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Perjury penalty overcome by restoration of rights, AG says

Two recent opinions from Attorney General Ken Cuccinelli should come as a relief for a member of the Wise County School Board.

The opinions also appear to strengthen the governor’s power to restore civil rights to former felons.

Rocky Cantrell’s ability to serve as an elected school board member was called into question because of a felony perjury conviction 19 years ago. The state perjury law appeared to bar Cantrell from holding public office “forever.”

Cantrell, however, had his political rights restored by Gov. Mark Warner in 2002.

Some local officials questioned whether the governor’s power to “remove political disabilities” under the Constitution could trump the “forever” language of the perjury statute. Commonwealth’s Attorney Ron Elkins requested a formal opinion from the attorney general.

Cuccinelli believes the governor’s constitutional authority carries more weight than the language of the statute. The word “forever” as used in the perjury statute “is limited to the time before a person convicted of perjury has his political rights restored by the governor,” Cuccinelli concluded.

In a separate opinion, Cuccinelli said the governor’s restoration of rights also would permit a perjury convict to serve on juries.

Cantrell was convicted of perjury in 1993 for misstatements about his residence on election forms where he sought to run for office in the town of Pound.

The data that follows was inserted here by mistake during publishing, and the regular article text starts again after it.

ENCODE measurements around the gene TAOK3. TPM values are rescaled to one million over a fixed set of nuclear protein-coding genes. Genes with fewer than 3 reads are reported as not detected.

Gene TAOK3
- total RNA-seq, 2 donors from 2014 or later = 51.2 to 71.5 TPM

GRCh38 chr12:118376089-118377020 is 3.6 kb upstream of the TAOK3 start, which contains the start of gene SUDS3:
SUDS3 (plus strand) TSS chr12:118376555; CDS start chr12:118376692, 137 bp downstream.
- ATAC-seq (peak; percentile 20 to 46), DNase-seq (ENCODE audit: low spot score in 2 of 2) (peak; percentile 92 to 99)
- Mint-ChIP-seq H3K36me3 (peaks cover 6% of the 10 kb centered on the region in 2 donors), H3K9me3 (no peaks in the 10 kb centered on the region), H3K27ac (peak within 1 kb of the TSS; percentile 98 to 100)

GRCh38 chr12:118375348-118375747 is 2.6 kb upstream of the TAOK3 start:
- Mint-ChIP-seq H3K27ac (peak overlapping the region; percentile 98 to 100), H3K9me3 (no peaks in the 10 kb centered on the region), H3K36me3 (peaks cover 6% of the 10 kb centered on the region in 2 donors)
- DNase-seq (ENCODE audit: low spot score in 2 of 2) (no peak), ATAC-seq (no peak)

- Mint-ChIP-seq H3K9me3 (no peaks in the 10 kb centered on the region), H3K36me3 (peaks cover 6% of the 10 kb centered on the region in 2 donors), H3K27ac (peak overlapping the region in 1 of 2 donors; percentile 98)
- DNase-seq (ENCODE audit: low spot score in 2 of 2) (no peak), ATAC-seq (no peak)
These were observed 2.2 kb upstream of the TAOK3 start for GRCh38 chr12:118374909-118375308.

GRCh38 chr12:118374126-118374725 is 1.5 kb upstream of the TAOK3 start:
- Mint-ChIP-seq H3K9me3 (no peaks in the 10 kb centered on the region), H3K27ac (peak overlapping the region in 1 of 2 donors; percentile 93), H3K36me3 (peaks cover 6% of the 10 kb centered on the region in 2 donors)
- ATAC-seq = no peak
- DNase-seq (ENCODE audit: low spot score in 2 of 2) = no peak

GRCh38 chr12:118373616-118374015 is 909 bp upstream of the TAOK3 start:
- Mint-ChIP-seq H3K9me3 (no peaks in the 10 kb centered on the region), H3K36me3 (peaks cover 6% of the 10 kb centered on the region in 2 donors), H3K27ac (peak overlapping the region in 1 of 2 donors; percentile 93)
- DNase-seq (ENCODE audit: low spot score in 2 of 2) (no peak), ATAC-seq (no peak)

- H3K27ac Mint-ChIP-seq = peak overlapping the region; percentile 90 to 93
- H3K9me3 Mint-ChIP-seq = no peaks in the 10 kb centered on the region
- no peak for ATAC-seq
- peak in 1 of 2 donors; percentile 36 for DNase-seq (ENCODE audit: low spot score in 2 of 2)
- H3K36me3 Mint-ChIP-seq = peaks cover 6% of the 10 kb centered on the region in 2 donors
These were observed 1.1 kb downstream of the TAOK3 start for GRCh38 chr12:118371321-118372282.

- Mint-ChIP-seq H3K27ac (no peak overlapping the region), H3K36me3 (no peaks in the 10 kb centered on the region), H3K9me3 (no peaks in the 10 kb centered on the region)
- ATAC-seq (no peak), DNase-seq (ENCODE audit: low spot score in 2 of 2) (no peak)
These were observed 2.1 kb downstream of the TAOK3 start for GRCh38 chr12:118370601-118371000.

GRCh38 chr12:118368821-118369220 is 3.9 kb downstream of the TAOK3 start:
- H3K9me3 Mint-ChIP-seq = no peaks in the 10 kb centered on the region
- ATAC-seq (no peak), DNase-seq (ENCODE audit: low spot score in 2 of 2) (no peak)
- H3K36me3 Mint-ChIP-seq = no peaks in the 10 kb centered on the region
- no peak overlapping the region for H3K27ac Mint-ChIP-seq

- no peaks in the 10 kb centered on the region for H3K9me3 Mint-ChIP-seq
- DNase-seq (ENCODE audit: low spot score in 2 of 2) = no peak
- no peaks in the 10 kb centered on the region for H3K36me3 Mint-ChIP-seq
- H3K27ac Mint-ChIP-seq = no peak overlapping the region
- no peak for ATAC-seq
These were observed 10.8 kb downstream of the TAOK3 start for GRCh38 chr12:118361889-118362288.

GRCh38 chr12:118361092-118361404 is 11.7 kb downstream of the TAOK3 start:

Cantrell was convicted this summer of striking a county supervisor in a tussle at the county courthouse.

“I’m glad we have an answer,” Elkins said. He said Cuccinelli’s opinion is “well-reasoned,” but he said the statutory language is confusing. “It is an obvious hole in the code that needs to be plugged,” he said in an email.

Elkins said there’s logic in the “forever” language: “I find it hard to believe a person convicted of lying under oath can then take an oath to be a juror or run for office and it have any substance.”

Circuit Court Clerk Jack Kennedy, who requested the advice on jury service, said the AG’s opinion makes things easier. Clarification of the word “forever” relieves clerks  from concern about jury pools having an individual with voting rights restored after having been previously convicted of perjury.

“The only limitation appears to be the requirement to petition to restore gun rights after the governor restores civil rights,” Kennedy said in an email.

Cantrell did not immediately respond to a request for comment.

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